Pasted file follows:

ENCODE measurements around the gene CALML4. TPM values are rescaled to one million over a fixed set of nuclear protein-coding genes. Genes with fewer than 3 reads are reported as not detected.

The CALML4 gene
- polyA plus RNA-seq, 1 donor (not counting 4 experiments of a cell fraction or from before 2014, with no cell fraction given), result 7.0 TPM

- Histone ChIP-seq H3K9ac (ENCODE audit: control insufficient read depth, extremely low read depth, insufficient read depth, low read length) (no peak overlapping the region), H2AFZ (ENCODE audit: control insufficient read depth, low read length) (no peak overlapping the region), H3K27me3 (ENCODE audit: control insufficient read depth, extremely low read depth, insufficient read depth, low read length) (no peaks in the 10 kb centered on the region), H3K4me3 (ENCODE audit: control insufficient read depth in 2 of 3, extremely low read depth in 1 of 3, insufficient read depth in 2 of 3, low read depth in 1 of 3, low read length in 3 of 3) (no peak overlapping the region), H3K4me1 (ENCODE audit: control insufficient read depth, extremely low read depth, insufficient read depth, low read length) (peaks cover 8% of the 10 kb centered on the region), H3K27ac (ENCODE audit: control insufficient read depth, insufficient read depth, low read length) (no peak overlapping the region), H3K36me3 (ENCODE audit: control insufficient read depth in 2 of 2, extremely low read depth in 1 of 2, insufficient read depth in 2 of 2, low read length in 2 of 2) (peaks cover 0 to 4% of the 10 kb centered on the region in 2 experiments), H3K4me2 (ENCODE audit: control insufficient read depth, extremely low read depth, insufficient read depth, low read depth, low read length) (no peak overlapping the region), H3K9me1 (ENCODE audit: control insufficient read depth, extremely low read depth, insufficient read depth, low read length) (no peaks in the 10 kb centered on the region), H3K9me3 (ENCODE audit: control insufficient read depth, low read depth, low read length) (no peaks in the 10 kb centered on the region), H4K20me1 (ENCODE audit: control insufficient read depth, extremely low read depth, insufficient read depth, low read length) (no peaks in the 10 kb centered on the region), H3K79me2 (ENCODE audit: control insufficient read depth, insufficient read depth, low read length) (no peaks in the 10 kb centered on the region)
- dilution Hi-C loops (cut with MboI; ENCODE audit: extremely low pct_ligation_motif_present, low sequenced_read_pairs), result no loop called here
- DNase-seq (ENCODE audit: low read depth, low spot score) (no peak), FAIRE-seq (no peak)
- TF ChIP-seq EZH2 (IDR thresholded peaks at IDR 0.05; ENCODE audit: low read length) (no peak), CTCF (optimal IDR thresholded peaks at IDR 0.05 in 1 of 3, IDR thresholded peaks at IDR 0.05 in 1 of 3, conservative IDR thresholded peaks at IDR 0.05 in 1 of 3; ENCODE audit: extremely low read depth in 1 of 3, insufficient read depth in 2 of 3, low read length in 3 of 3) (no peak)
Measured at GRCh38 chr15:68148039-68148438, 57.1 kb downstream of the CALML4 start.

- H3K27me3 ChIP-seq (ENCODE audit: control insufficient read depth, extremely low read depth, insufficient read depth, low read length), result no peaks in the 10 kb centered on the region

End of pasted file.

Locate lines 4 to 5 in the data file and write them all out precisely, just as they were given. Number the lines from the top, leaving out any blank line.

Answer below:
- Histone ChIP-seq H3K9ac (ENCODE audit: control insufficient read depth, extremely low read depth, insufficient read depth, low read length) (no peak overlapping the region), H2AFZ (ENCODE audit: control insufficient read depth, low read length) (no peak overlapping the region), H3K27me3 (ENCODE audit: control insufficient read depth, extremely low read depth, insufficient read depth, low read length) (no peaks in the 10 kb centered on the region), H3K4me3 (ENCODE audit: control insufficient read depth in 2 of 3, extremely low read depth in 1 of 3, insufficient read depth in 2 of 3, low read depth in 1 of 3, low read length in 3 of 3) (no peak overlapping the region), H3K4me1 (ENCODE audit: control insufficient read depth, extremely low read depth, insufficient read depth, low read length) (peaks cover 8% of the 10 kb centered on the region), H3K27ac (ENCODE audit: control insufficient read depth, insufficient read depth, low read length) (no peak overlapping the region), H3K36me3 (ENCODE audit: control insufficient read depth in 2 of 2, extremely low read depth in 1 of 2, insufficient read depth in 2 of 2, low read length in 2 of 2) (peaks cover 0 to 4% of the 10 kb centered on the region in 2 experiments), H3K4me2 (ENCODE audit: control insufficient read depth, extremely low read depth, insufficient read depth, low read depth, low read length) (no peak overlapping the region), H3K9me1 (ENCODE audit: control insufficient read depth, extremely low read depth, insufficient read depth, low read length) (no peaks in the 10 kb centered on the region), H3K9me3 (ENCODE audit: control insufficient read depth, low read depth, low read length) (no peaks in the 10 kb centered on the region), H4K20me1 (ENCODE audit: control insufficient read depth, extremely low read depth, insufficient read depth, low read length) (no peaks in the 10 kb centered on the region), H3K79me2 (ENCODE audit: control insufficient read depth, insufficient read depth, low read length) (no peaks in the 10 kb centered on the region)
- dilution Hi-C loops (cut with MboI; ENCODE audit: extremely low pct_ligation_motif_present, low sequenced_read_pairs), result no loop called here